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All That Glitters Is Not Gold

Asia/Economics by

China’s fundamentals may not be as strong as you’ve been told. Place your bets, ladies and gentlemen. The fix is in: China will be the next superpower. We’ve been told the economic projections all assure it, but do they? The same projections were made for the Eastern bloc in the 1960s, Japan in the 1980s, and the Asian Tigers in the 1990s. In each of those decades the conventional wisdom, particularly in the United States, whipped policymakers into a frenzy over the implications of dizzying growth numbers. And yet to varying degrees, history has proven the conventional wisdom wrong. Just as history has a tendency to repeat itself, there is strong evidence to suggest it may be wrong on China as well. First, let’s examine economic strength, upon which most “China superpower” predictions are predicated. One of the most oft-cited figures is China’s GDP. In 2013 China met its target to expand by 7.5% – more than double that of the United States, but also only slightly more than half the 14.2% it recorded only 6 years earlier. And how do these numbers stand up qualitatively? Even as GDP has plummeted, it is increasingly being funded by credit accumulation, with…

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Causality and Big Data

Technology by

“You see there is only one constant. One universal. It is the only real truth: Causality. Action, reaction. Cause and effect.“ The Frenchman America Online’s 2006 crisis and Edward Snowden’s disclosure got great amounts of public attention, criticizing surveillance parameters and the ethics of big data usage. In this article, I want to look beyond privacy and rather talk about institutionalization. The first thing we should ask is fundamentally how does a search engine work? As any statistical correlation study, big data also starts with sampling but rather than random distribution it collects everything possible where sampling becomes equal to all of the data. Interpreters then make several correlation studies, but usually interpretation ends up with probabilistic causality (factors increase the probability of another). This is normal because as the numbers get bigger, distortion becomes less visible and lets us see things that we have never thought about. Though as we have ‘smoking causes cancer’ signs on cigarette packages, we also should have ‘big data does not mean causality’ because things are getting wrong without any regulation and we have only started to see its implications. Causality is the relationship between one specific event with another and is generally used…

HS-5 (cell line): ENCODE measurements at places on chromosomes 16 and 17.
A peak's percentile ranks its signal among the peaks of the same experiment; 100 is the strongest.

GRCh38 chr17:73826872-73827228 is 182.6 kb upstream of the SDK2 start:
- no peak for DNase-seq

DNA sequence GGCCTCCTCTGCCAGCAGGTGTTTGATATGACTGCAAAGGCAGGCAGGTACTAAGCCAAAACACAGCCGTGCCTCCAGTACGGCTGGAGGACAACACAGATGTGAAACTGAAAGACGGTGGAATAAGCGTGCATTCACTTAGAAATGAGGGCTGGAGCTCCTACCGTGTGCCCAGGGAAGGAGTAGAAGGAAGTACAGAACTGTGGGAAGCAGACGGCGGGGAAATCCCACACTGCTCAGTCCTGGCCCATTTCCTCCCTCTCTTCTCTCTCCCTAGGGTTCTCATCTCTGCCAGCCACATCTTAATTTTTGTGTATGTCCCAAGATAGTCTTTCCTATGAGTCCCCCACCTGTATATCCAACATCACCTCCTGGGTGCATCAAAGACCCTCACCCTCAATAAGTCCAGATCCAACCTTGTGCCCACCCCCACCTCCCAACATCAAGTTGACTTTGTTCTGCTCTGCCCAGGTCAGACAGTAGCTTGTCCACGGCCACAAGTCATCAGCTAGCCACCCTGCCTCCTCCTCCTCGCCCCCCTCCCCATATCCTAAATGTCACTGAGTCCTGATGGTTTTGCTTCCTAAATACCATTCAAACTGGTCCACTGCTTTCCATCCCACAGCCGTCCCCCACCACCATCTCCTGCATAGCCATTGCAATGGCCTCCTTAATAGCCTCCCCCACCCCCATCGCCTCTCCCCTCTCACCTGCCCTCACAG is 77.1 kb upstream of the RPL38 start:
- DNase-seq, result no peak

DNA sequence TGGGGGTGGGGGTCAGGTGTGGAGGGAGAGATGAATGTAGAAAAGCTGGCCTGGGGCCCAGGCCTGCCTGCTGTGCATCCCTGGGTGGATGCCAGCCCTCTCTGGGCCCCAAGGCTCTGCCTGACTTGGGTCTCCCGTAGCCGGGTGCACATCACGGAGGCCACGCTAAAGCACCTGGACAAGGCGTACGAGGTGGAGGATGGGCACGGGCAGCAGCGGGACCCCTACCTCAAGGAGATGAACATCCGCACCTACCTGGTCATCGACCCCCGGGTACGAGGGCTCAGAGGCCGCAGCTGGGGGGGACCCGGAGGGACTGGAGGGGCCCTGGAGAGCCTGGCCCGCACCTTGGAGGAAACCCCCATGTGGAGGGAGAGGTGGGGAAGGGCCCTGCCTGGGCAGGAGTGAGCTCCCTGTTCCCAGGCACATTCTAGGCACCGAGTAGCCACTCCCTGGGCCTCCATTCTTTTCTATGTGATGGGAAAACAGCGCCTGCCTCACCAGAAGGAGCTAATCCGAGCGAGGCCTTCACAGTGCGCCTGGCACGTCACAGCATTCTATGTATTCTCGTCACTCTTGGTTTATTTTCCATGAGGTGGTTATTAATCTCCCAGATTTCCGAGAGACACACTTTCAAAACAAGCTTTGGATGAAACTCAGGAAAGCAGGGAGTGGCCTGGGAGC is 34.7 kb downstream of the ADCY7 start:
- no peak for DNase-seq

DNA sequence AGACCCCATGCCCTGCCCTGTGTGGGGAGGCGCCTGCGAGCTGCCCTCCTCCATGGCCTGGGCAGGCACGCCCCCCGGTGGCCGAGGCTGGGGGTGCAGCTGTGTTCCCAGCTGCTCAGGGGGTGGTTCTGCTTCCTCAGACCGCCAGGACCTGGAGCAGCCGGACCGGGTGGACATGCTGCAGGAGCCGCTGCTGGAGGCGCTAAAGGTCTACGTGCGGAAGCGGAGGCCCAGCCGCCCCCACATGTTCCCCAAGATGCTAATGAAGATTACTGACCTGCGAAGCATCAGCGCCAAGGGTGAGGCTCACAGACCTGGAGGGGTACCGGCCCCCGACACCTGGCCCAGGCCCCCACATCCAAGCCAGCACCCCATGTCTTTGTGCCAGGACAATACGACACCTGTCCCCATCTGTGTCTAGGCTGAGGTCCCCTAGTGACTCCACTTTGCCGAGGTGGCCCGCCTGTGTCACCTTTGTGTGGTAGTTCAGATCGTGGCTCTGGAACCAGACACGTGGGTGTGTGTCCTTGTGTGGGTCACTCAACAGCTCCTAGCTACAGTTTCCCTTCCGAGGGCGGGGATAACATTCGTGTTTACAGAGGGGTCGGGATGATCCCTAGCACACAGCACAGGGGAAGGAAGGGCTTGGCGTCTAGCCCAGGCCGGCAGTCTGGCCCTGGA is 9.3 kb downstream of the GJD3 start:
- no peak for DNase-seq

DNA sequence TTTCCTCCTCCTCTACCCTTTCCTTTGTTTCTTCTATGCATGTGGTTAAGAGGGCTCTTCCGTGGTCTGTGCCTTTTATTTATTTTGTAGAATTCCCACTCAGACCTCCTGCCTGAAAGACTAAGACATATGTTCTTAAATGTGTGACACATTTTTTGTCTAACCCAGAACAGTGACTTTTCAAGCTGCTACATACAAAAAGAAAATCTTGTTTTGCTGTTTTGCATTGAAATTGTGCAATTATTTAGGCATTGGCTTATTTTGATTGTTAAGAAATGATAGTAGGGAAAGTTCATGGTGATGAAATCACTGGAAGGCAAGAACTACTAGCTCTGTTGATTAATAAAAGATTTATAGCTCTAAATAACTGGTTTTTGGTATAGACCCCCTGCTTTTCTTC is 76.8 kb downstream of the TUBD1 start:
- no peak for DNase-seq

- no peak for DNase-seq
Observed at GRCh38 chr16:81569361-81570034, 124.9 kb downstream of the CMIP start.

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Decentralization of Production and Customization Culture

Business/Technology by

“Any customer can have a car painted any color that he wants so long as it is black.” Henry Ford Fordism, named after Henry Ford, refers to a modern economic system built on a standardized form of mass production using assembly lines. It was preceded by Frederick Winslow Taylor’s scientific management techniques whose objectives were to improve efficiency and achieve economies of scale. Thereafter, benefiting from standardized production methods, outsourcing models were developed and became a trend to reduce labor costs. As a result mass production became a major factor of international trade. Three years ago I wanted to produce mouthwash dispensers. They had a simple plastic design but the investment amount for 10 units was nearly the same as 500,000 units. This restrained me from testing the market because there was too much risk to produce without knowing market demand and whether the product would be easily replicable. At the time 3D printing was not popular, but now things have changed. 3D printing is an additive manufacturing method that melts plastic wire to create an object layer by layer. It can produce a variety of products by changing print heads using different types of material including plastic, metal, ceramic,…